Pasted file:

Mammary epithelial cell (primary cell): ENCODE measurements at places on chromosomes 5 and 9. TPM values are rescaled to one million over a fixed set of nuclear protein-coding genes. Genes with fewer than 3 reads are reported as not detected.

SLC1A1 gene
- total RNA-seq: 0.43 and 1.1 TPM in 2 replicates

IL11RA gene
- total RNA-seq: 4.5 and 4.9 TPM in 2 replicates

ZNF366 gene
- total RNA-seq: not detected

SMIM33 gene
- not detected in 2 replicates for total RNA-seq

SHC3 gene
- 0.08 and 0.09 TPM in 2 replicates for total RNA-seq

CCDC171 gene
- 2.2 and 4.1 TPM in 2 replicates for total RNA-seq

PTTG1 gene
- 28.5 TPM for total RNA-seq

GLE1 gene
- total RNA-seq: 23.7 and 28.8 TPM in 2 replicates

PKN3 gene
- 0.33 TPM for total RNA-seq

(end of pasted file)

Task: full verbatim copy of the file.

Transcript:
Mammary epithelial cell (primary cell): ENCODE measurements at places on chromosomes 5 and 9. TPM values are rescaled to one million over a fixed set of nuclear protein-coding genes. Genes with fewer than 3 reads are reported as not detected.

SLC1A1 gene
- total RNA-seq: 0.43 and 1.1 TPM in 2 replicates

IL11RA gene
- total RNA-seq: 4.5 and 4.9 TPM in 2 replicates

ZNF366 gene
- total RNA-seq: not detected

SMIM33 gene
- not detected in 2 replicates for total RNA-seq

SHC3 gene
- 0.08 and 0.09 TPM in 2 replicates for total RNA-seq

CCDC171 gene
- 2.2 and 4.1 TPM in 2 replicates for total RNA-seq

PTTG1 gene
- 28.5 TPM for total RNA-seq

GLE1 gene
- total RNA-seq: 23.7 and 28.8 TPM in 2 replicates

PKN3 gene
- 0.33 TPM for total RNA-seq